However, there is one very crucial modifier to the success chance of operations like Crackdown and Purge that we can take advantage of, and that’s being over the CP cap. When way over the CP cap, not only will your sworn enemy lose influence, their points will also be easier to crackdown and purge. So, how do we take advantage of this mechanic to throw the suicide cult out?

Taking Advantage of the Cap

As the game makes sure to tell us, being over our Control Point cap makes us lose influence and makes our interests easier to take over. This tends to scale up very fast: being over it by a little isn’t usually a big deal, but once we get over the number moderately or, god forbid, by a lot, we tend to start losing mountains of influence, and our nations become very easy to take.

However, the AI, just like you, won’t usually go very far over this limit. After all, it’s extremely detrimental to do so. They, like everyone else, would rather just sit near or slightly over the cap. So, how do we make them go over their cap? We can’t exactly hand them the USA and ask them to sit over their limit while we crackdown stuff.

The secret is in what determines the cap itself, and to an extent the order of operations. Aside from the base, the cap is determined by research and, crucially, the skills of your councilors. Theoretically, with max stats, councilors could provide an entire 450 control points by themselves. This is unrealistic, but it shows how impactful they are. Each point of command, persuasion, or administration will increase the point cap by one each, and orgs obviously affect this as well, meaning admin tends to return more than one point by the time you add in the stats of those orgs. Our plan is to lower their cap, rather than increase their current amount.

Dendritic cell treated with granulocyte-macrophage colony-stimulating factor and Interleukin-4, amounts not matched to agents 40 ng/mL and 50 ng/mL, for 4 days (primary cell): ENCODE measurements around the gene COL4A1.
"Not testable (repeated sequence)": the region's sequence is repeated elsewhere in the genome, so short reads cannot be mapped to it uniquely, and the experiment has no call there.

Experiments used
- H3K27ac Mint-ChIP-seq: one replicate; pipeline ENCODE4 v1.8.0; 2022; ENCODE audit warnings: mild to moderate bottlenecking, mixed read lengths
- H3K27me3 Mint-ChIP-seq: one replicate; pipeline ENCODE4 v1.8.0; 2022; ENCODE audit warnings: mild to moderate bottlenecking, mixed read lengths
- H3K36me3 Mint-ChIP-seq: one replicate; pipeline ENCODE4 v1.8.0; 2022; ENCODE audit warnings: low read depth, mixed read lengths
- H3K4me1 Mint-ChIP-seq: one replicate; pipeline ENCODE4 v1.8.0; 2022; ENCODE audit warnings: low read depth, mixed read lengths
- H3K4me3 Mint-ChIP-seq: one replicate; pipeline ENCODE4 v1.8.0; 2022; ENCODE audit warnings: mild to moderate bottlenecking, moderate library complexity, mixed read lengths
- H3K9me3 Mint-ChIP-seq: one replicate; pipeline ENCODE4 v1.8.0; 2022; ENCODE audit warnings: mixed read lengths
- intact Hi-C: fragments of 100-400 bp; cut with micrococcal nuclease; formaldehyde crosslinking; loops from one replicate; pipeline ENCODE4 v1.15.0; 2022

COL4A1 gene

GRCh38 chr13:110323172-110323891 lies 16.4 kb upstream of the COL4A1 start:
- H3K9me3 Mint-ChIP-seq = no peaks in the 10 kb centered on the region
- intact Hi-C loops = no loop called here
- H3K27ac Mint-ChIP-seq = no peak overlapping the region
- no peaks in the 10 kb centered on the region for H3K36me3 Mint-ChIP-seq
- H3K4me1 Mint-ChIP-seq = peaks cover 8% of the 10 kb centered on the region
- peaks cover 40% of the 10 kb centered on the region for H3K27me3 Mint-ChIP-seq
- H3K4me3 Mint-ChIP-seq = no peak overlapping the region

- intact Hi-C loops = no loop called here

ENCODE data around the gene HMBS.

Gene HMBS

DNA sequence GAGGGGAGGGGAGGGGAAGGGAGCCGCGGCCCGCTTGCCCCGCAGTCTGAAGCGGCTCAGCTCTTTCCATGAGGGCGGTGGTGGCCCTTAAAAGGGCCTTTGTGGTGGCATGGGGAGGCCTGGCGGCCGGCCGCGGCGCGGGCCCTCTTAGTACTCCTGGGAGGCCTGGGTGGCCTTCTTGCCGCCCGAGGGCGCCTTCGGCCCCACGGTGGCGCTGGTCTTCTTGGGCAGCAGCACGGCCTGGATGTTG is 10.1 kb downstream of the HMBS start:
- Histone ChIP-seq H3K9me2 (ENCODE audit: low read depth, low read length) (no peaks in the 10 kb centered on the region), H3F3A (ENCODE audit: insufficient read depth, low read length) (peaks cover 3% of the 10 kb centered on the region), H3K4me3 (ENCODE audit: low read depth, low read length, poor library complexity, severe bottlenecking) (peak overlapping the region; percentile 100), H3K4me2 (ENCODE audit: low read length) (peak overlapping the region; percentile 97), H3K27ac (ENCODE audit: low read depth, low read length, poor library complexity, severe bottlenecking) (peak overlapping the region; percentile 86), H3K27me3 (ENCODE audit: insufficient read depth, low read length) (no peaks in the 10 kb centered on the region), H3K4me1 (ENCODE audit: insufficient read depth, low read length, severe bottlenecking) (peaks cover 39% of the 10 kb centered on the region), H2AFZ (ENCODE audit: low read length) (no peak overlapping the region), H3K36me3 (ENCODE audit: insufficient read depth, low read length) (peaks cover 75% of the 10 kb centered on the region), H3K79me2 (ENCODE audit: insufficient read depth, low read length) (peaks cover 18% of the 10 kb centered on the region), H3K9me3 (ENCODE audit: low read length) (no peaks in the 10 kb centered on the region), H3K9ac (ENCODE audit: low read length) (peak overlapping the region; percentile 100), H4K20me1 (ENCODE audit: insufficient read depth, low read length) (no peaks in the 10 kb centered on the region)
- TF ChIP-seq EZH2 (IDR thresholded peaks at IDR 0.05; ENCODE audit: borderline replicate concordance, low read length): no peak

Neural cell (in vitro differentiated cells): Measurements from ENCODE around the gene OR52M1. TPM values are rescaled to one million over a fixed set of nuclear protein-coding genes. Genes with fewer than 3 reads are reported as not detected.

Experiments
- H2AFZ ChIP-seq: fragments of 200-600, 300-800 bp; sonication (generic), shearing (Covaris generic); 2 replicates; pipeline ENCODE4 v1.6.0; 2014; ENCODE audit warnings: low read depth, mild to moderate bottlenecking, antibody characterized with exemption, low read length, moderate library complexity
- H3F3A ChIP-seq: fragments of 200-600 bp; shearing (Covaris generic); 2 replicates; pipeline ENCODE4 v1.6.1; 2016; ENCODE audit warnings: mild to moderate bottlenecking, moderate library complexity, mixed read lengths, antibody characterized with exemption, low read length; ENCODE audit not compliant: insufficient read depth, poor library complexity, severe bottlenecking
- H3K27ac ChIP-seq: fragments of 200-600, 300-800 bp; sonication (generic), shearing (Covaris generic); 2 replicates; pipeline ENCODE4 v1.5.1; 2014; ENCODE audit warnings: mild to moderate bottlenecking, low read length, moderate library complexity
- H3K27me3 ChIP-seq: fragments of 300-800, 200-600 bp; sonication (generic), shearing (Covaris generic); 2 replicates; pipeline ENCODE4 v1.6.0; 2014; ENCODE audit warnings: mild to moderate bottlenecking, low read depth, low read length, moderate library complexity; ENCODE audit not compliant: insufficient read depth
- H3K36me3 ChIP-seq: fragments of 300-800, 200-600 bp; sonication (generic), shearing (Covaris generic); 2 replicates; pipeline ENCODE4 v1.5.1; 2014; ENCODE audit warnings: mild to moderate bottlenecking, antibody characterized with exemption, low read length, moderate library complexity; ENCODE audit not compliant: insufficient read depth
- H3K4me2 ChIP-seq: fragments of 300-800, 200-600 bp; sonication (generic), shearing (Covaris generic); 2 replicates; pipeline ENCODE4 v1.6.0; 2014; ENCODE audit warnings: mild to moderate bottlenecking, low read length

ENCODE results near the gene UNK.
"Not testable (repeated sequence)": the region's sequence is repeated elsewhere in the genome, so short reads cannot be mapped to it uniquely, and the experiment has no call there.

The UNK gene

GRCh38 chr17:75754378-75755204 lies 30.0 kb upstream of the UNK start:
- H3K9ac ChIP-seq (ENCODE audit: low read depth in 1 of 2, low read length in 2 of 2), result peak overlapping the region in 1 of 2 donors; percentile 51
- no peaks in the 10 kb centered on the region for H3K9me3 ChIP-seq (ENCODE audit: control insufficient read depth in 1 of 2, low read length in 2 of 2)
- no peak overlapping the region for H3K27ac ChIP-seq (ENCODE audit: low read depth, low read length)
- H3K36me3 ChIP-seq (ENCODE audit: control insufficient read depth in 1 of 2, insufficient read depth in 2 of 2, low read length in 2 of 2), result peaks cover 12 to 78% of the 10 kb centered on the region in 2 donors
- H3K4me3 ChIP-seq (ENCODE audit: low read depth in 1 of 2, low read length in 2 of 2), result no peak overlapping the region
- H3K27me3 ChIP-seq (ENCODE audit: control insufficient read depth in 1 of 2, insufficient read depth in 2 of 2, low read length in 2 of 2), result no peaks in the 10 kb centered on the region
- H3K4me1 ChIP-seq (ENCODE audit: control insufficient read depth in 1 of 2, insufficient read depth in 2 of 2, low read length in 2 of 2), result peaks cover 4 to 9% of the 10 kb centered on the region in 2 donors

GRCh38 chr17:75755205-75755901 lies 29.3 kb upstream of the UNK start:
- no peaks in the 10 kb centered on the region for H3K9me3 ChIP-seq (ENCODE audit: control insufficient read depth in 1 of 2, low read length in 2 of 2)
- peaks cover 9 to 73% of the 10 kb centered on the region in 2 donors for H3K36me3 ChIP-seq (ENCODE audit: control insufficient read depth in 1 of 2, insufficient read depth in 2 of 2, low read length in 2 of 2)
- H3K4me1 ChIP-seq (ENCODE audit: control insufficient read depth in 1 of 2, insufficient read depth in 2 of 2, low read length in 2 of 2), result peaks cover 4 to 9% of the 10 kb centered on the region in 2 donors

The plan is simple to conceptualize, but will require a coordinated effort from most of your councilors. First, aside from having agents with assassinate/detain and high espionage/investigation, we want a double agent, so that we know who to target and can easily target multiple agents in the same turn. This isn’t usually that hard to accomplish by mid-game. After they get that double agent, our persuader can go campaign to the masses in our target country, even if the effect of that is relatively low. It’s better than nothing

Next, we carry out a mass assassination, or detainment, of any high persuasion, administration, and/or command targets (including the double agent, if they’re very strong; if not, just wait until the AI figures it out and fires them, it won’t take long), combined with a high chance crackdown (influence investment recommended, even if it doesn’t show a change when doing it). The assassination/detainment will go through before the crackdown. This will cause the cap of the enemy to suddenly drop, as dead men provide no CP. In my experience (at the time of writing), the AI is often a bit slow to replace them/fire and replace them (often they won’t fire them at all), or even to abandon nations, and even if they aren’t, their replacements tend to be quite a bit weaker, leading to lower CP cap. With the enemy CP cap suddenly dropping, our crackdown (which should be targeted at points like the security apparatus first, and then the executive immediately after), will suddenly have a massively higher chance to succeed, leading to the picture in the introduction. From there, the follow up purge tends to be a lot easier: You can stack them together, but if your purger is busy shanking someone, that might not be an option.

The goal is to use this strategy to get the executive point after that first point is taken. We’ll then defend it, and instantly disarm the country’s nukes in the meantime if we don’t want to keep it. We can either continue the same strategy to get the rest of the points, or war the country, since the executive point has control of the nukes. In the latter case, the armies they still control will fight back, so keep that in mind. Obviously, make sure to keep control of the executive point, at least until you disarm the nukes, but preferably throughout the war, in case they want to fast track more.